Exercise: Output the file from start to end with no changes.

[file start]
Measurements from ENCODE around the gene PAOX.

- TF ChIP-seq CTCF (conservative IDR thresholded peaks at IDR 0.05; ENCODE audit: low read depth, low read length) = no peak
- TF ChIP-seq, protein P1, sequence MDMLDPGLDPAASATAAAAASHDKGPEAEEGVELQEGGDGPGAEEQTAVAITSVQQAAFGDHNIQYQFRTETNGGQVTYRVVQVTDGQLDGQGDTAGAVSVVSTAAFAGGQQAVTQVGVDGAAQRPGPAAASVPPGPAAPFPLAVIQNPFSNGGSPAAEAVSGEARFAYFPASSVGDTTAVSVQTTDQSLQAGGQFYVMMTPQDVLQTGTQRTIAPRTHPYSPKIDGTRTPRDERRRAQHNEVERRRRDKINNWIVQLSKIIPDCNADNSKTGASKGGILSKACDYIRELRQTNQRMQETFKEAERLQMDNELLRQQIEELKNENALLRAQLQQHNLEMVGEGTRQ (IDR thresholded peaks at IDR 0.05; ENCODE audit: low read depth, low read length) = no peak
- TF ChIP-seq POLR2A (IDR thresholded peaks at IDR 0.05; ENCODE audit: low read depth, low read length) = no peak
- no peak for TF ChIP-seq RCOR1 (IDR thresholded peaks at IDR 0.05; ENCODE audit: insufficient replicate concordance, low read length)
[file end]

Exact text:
Measurements from ENCODE around the gene PAOX.

- TF ChIP-seq CTCF (conservative IDR thresholded peaks at IDR 0.05; ENCODE audit: low read depth, low read length) = no peak
- TF ChIP-seq, protein P1, sequence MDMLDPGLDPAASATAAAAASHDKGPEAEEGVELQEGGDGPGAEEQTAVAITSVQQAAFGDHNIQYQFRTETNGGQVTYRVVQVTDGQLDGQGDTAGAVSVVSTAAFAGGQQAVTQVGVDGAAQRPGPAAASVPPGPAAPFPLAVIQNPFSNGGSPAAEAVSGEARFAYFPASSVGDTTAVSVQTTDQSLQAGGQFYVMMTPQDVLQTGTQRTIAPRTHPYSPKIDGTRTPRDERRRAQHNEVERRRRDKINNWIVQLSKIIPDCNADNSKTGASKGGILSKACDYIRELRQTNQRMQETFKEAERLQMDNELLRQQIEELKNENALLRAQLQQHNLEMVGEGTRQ (IDR thresholded peaks at IDR 0.05; ENCODE audit: low read depth, low read length) = no peak
- TF ChIP-seq POLR2A (IDR thresholded peaks at IDR 0.05; ENCODE audit: low read depth, low read length) = no peak
- no peak for TF ChIP-seq RCOR1 (IDR thresholded peaks at IDR 0.05; ENCODE audit: insufficient replicate concordance, low read length)